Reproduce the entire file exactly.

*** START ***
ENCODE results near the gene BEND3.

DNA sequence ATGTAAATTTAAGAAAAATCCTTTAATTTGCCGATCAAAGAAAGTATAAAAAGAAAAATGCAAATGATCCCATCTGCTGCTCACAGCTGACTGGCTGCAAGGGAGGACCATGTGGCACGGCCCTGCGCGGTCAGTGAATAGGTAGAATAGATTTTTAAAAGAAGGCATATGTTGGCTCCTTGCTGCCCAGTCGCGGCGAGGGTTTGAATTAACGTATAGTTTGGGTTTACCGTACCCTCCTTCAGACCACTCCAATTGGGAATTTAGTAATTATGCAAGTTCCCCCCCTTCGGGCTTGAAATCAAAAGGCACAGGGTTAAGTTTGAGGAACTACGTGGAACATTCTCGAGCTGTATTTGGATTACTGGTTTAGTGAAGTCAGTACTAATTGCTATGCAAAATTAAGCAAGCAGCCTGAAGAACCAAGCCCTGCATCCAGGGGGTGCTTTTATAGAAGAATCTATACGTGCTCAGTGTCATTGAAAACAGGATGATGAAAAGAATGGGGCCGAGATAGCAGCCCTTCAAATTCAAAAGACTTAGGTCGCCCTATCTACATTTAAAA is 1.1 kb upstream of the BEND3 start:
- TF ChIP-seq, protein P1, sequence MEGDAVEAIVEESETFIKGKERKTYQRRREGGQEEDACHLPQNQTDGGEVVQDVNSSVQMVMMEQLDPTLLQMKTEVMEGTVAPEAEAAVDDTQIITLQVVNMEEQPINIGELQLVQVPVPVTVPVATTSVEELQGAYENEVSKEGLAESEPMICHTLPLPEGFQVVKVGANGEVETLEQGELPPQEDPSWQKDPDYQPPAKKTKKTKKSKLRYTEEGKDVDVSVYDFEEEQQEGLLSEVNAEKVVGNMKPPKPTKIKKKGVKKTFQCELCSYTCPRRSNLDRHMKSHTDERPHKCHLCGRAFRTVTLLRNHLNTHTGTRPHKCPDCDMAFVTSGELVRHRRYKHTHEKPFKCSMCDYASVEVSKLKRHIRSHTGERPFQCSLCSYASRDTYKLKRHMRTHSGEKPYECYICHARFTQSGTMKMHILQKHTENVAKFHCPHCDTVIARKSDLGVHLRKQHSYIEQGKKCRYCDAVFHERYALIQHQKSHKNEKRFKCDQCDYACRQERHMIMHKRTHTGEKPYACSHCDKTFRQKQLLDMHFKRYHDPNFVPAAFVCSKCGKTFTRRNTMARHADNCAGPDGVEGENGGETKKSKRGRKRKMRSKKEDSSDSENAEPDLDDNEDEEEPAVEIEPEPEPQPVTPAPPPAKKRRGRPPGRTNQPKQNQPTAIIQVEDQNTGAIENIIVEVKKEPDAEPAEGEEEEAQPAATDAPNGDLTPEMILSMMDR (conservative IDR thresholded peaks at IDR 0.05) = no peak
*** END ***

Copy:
ENCODE results near the gene BEND3.

DNA sequence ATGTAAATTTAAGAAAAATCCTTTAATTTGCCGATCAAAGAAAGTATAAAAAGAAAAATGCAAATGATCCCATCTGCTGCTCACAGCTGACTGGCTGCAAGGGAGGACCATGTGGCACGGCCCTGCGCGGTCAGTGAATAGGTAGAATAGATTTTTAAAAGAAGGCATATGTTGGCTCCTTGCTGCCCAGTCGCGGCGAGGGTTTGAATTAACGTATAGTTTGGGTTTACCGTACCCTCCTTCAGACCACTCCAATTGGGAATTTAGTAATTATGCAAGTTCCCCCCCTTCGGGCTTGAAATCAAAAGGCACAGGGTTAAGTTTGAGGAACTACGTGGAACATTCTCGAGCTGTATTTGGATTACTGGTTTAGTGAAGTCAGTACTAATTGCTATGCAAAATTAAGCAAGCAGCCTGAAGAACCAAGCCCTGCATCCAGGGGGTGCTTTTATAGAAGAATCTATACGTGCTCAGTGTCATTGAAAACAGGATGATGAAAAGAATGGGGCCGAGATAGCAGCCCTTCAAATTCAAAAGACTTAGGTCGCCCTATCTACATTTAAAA is 1.1 kb upstream of the BEND3 start:
- TF ChIP-seq, protein P1, sequence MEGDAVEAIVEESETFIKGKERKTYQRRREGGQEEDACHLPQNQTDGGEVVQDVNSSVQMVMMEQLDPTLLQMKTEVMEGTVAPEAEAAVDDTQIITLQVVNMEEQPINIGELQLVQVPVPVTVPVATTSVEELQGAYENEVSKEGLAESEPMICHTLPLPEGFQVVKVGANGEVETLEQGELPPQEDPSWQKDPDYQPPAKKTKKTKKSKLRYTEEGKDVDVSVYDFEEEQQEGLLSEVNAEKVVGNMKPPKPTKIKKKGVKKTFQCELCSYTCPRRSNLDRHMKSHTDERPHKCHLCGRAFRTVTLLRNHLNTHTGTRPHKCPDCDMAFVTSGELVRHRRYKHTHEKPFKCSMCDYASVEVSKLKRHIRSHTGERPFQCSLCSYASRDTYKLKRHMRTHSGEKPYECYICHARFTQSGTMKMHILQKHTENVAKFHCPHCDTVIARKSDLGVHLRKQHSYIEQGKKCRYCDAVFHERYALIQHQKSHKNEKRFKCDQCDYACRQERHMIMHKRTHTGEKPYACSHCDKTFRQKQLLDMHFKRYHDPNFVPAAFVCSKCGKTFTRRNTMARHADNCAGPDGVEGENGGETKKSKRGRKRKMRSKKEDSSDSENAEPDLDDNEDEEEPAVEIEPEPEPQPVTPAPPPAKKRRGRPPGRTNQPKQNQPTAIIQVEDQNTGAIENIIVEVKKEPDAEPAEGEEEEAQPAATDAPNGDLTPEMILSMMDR (conservative IDR thresholded peaks at IDR 0.05) = no peak